Pricing is Positioning

There are plenty of ways to come up with pricing. One of the best (and most overlooked) is to use pricing as a position in the marketplace.

Typical Pricing Thinking

For many businesses, the typical way of creating pricing harkens back to days spent in any basic economics class. The predominant method: calculate the cost to deliver the product or service, and then calculate a possible margin from there. This is a cost-focused pricing method, and it’s where most people start with pricing.

The problem with this thinking is that it is only one way of thinking. This focus makes margin a function of the gap you can create between cost of goods sold and the acceptable price in the market. This works great in commodity markets, but when you venture into other markets, it can be very limiting.

Whether your follow this model or some derivative, it’s likely that the general idea of pricing for you is to drive down the cost of production to maintain or create margin on top of it.

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But what if there was another way of going about the discussion? What if you could increase the margin and the price of your product or service in the marketplace without focusing solely on cutting costs? This is what we all want to do, yet few of us know how to do it.

Value Equals Price

There’s good news: adjusting product costs isn’t our only lever to influence pricing. We can also change the price we can charge to the market if we focus on value as opposed to cost.

If you have ever tried to raise your prices, you’ve probably encountered some feedback from your clients. The main argument is typically this: “I only paid X for this two months ago, why am I paying more now? Nothing’s changed.”

Frankly, they’re right. Arbitrary adjustments, even if based on the inflation rate, rarely ever bring out warm and fuzzy responses from clients. The error, of course, was that you did not change the value of the product or service; you only changed the price.

With that, the first thing we need to adjust is our ability to create new value in the marketplace before we raise prices. To charge a higher price, we need to provide value that is unique – or at least rare – in the marketplace. There is a whole litany of things we could talk about in doing this: customer service, product enhancements, the customer experience, the delivery methods, expertise, etc. But the simple way of saying this is that Step One is to create a better value in the marketplace than anyone else, or at least better than everyone else except the select few.

You may scoff at that statement if you are a VAR or someone who deals in hardware. You have fixed costs and your competition is selling the same hardware, so the low quote always wins. I hear you.

But here’s the thing: we all understand what they’re neglecting and cutting to provide that low cost. And while it may seem like the entire market is after price alone, I promise you they are not.

Customers are always looking for value. If cost is the issue, you missed creating value. 

Following that path, if we can create new value, we can dictate pricing and cost at our discretion.

Pricing as Positioning

If we have a product or service with industry-leading value, we can now begin the conversation around creating a price that matches that value.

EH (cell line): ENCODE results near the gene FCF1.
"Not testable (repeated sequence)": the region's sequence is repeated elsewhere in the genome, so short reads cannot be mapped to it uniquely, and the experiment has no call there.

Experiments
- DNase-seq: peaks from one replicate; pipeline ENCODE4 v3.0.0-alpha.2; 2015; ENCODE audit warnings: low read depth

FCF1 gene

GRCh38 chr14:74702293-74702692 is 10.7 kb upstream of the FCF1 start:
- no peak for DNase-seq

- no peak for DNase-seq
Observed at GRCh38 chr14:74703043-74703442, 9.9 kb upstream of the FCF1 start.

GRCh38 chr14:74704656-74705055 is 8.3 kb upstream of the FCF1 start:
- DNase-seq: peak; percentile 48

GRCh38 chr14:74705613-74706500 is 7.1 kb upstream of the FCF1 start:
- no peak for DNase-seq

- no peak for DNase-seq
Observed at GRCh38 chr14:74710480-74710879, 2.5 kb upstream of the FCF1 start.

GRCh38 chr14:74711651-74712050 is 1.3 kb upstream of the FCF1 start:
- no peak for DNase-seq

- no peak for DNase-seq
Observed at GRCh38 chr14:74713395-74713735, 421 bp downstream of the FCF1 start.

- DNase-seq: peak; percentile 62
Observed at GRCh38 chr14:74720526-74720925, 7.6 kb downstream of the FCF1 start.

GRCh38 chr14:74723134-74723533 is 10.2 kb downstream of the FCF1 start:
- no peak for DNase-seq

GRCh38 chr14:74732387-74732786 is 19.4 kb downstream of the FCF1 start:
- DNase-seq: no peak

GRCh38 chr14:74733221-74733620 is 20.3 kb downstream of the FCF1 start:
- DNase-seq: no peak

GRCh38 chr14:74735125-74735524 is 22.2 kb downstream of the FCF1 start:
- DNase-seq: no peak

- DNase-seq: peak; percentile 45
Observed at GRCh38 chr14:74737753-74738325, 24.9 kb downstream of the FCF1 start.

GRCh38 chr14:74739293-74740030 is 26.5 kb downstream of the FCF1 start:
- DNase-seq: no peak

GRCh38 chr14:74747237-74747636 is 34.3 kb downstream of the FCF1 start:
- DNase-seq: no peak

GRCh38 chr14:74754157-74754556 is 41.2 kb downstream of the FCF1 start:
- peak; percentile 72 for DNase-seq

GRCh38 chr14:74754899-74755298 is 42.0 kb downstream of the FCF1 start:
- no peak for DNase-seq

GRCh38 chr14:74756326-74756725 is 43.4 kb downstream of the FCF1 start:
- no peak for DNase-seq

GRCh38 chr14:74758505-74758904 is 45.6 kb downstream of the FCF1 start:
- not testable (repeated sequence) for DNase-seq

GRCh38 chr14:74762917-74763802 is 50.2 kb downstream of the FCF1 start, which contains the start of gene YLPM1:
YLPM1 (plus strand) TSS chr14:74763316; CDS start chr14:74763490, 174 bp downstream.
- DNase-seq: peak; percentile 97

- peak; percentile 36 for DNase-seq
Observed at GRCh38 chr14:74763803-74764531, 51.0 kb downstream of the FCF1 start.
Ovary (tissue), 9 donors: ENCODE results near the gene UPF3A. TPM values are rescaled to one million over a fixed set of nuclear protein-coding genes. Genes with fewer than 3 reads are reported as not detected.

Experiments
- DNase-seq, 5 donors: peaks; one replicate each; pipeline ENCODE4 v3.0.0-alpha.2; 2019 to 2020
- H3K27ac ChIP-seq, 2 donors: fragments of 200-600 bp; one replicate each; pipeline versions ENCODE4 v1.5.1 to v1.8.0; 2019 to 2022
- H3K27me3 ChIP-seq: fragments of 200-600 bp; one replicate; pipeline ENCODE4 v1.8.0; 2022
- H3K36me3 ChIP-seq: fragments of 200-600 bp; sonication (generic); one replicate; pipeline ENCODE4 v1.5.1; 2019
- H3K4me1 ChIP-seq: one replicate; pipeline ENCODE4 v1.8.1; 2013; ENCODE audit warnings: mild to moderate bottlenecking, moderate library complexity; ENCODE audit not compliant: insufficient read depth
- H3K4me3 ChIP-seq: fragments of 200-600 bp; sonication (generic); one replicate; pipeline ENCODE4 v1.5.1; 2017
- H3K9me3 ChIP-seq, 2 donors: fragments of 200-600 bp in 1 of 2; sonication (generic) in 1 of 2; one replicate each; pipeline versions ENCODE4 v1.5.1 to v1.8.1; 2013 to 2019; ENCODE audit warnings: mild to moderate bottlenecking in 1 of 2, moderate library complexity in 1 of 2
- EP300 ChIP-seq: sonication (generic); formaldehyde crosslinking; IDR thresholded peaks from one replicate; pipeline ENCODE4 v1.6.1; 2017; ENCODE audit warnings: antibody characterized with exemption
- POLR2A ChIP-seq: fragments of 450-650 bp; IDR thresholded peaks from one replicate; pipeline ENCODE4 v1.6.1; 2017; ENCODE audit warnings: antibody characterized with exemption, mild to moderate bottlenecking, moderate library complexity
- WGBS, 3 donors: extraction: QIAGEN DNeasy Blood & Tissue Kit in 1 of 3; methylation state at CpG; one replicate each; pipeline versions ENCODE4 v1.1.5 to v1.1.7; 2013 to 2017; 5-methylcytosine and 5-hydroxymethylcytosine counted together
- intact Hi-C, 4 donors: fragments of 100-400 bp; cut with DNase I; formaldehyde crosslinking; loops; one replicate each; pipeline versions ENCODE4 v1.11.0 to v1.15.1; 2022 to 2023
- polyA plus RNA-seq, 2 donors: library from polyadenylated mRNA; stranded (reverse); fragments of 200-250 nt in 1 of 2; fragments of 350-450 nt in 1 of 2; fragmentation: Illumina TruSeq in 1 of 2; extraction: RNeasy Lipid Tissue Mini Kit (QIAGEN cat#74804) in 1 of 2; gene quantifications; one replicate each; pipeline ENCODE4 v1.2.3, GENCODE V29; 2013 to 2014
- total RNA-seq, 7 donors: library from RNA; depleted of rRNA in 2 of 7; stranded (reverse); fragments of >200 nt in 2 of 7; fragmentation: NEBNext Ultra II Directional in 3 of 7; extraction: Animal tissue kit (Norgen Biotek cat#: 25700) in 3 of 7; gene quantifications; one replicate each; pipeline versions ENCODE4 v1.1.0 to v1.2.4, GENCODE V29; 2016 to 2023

How high is too high? I’m not sure there is a “too high” if your value and your offering are well-aligned. What value could the client expect from your product or service over time? What is it worth to them? More so, what would it be worth to others or their competition if they had it? I don’t think we have a ceiling, only a fair value of what’s provided to the marketplace.

Let’s get to the point: your price tag will serve as a position in the market. To use a very common example, let’s look at coffee. Why do you get unlimited cups for a buck at a dinner, yet each cup costs three to five bucks at the big coffee chains? It might be a marginally better product at those chains, sure. But I would submit to you that the price is reflective of the value it provides to the customer in other ways. The customer finds value in that 5 dollar cup of joe in social status, in product quality, in the in-store experience, etc.

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Coffee shops have found a way to put more value into the product, and thus create more margin.

This is replicable for just about every business, even most of those that fight in the commodity space. What value can we create so that we are a high-value, high-price offering? Can we create two offerings – one at a mid value and one at a high value to provide a premium option to the marketplace?

The higher cost will serve as an indication to the market that you are a higher value. It will differentiate your product from your competition. The price itself is a way of positioning your value in the market. Under this method, rather than hiding the pricing, or making pricing the last conversation, pricing is one of the first conversations. It’s used to help position the product or service as premium or unique, and it opens the door to creating new value for your customer in the marketplace.

None of This Is New

The topic of pricing is deep and full of creative authors and thinkers. I can’t claim any of the above thinking as my own ideas, but the application of these ideas to our clients’ companies has been our trade. Look at books like The Paradox of Choice, or Priceless, or Value Proposition Design, as well as others to dig more into this topic.

The point is, the limitation on your margins is mostly in the value you create for the customer – not in the cost of creating and selling a product. Go headfirst into value creation and see what happens.

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